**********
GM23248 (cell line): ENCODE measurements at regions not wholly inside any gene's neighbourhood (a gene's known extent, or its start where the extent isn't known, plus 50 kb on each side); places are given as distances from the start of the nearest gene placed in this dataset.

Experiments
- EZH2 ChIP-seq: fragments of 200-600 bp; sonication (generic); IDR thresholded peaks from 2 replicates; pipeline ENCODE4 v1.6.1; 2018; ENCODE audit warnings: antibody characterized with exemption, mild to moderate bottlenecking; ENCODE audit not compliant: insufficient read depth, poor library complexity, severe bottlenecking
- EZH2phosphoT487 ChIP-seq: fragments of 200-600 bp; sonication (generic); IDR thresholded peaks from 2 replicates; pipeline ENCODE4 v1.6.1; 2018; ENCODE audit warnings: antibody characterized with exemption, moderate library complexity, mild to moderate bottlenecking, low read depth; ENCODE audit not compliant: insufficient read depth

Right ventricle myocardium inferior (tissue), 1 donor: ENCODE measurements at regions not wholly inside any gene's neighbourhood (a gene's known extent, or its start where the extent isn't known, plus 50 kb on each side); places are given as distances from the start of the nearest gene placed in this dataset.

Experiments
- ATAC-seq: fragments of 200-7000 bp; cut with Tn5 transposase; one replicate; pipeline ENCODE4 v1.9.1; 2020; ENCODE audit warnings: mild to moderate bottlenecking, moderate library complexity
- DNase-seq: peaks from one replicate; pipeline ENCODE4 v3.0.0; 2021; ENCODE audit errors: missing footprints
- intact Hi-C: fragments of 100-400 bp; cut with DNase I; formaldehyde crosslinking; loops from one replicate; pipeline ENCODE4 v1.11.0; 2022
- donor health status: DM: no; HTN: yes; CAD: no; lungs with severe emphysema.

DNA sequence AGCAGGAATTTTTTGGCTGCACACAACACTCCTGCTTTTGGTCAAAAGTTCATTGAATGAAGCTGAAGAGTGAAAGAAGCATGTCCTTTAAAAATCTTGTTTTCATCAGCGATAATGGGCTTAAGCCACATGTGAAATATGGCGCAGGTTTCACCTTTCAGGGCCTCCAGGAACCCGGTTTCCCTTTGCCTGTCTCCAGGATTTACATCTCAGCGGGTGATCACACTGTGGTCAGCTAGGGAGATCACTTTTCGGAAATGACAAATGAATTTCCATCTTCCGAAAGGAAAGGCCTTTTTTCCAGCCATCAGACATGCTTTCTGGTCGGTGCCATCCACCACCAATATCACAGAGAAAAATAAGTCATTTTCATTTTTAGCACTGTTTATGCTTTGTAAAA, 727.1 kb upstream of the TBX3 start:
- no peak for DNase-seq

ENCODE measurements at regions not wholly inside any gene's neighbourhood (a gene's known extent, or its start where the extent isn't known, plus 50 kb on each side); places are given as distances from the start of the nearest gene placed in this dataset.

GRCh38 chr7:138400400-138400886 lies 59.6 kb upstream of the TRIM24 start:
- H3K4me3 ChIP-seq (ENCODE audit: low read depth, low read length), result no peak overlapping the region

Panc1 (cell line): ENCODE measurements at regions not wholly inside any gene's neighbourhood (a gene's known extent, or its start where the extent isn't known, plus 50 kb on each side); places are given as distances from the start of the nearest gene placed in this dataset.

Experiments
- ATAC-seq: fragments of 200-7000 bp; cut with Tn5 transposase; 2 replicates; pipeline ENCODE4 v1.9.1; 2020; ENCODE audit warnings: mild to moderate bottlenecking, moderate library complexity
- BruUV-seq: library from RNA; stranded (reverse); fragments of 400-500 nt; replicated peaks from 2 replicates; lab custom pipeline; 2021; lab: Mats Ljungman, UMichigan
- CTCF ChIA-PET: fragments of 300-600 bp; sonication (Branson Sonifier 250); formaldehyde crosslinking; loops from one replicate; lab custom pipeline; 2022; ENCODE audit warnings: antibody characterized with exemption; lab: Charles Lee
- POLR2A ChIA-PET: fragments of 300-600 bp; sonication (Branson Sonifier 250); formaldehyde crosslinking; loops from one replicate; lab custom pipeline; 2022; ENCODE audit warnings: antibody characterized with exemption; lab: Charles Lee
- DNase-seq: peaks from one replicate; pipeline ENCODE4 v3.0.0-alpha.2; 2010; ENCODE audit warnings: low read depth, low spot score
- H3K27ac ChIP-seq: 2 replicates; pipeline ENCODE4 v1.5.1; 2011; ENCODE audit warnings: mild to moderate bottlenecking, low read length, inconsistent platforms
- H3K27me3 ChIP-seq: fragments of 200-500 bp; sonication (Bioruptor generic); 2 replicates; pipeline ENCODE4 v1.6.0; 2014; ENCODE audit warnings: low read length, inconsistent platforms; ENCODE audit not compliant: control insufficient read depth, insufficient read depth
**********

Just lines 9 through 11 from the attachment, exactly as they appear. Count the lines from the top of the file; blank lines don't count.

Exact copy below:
- intact Hi-C: fragments of 100-400 bp; cut with DNase I; formaldehyde crosslinking; loops from one replicate; pipeline ENCODE4 v1.11.0; 2022
- donor health status: DM: no; HTN: yes; CAD: no; lungs with severe emphysema.

DNA sequence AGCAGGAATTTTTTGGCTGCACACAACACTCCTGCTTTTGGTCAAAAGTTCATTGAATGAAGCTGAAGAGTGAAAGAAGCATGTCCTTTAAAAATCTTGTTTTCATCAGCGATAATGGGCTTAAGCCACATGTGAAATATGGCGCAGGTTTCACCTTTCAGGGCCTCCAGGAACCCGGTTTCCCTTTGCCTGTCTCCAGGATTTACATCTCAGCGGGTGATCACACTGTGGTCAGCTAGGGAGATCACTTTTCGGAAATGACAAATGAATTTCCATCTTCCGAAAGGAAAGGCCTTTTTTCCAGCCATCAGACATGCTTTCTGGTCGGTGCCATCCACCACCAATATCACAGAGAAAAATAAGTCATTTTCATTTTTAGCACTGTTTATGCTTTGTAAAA, 727.1 kb upstream of the TBX3 start: